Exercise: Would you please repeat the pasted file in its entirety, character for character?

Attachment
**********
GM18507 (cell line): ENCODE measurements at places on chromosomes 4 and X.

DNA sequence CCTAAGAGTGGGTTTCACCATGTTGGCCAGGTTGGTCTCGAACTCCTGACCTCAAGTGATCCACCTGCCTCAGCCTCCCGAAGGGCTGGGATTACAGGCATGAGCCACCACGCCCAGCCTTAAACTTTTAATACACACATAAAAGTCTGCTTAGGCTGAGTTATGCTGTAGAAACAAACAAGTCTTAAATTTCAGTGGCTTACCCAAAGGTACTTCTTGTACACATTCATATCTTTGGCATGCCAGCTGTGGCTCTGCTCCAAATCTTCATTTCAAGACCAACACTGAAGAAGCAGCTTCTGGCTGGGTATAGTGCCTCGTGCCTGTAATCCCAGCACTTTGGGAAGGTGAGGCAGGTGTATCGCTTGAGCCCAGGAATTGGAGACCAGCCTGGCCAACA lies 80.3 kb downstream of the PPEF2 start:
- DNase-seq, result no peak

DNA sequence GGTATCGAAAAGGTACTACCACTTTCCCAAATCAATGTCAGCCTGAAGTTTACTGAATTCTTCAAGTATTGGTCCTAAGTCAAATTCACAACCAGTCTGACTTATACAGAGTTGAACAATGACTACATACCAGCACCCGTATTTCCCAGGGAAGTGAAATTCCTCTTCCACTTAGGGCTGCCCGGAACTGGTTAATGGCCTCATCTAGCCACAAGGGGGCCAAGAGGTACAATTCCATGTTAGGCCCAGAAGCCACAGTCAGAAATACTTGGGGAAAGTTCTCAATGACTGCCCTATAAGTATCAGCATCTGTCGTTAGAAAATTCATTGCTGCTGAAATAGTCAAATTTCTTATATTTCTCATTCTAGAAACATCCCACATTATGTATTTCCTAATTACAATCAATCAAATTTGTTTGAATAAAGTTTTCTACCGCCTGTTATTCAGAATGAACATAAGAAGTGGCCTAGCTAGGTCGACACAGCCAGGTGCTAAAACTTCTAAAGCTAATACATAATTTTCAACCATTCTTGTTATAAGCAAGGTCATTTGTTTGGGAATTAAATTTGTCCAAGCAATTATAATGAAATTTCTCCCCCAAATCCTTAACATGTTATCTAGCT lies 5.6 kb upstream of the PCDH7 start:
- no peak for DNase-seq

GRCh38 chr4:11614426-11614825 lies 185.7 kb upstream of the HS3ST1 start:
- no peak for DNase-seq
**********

GM18507 (cell line): ENCODE measurements at places on chromosomes 4 and X.

DNA sequence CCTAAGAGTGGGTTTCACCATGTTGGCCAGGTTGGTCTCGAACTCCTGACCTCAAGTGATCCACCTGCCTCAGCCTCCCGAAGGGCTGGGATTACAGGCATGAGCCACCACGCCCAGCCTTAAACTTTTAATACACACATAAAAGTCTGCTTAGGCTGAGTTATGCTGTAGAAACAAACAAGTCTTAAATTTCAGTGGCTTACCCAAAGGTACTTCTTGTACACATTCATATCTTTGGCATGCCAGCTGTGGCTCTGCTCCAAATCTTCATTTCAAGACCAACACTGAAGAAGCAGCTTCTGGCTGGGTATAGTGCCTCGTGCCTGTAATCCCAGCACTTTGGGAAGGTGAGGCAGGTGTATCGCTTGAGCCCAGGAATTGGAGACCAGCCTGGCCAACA lies 80.3 kb downstream of the PPEF2 start:
- DNase-seq, result no peak

DNA sequence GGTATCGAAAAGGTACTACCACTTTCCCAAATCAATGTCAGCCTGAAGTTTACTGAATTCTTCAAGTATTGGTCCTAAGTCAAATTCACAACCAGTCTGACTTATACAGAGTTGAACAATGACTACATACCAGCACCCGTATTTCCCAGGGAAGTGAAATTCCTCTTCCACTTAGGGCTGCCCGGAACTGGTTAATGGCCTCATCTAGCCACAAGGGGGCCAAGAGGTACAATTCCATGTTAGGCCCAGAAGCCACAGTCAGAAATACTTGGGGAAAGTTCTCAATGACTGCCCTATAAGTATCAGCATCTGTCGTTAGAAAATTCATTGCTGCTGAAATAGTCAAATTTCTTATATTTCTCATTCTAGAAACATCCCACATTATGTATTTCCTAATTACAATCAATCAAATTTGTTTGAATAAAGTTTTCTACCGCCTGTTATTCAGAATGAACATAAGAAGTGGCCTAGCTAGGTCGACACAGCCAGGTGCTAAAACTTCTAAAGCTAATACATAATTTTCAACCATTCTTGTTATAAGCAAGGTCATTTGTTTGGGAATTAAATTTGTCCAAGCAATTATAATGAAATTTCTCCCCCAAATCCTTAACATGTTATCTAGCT lies 5.6 kb upstream of the PCDH7 start:
- no peak for DNase-seq

GRCh38 chr4:11614426-11614825 lies 185.7 kb upstream of the HS3ST1 start:
- no peak for DNase-seq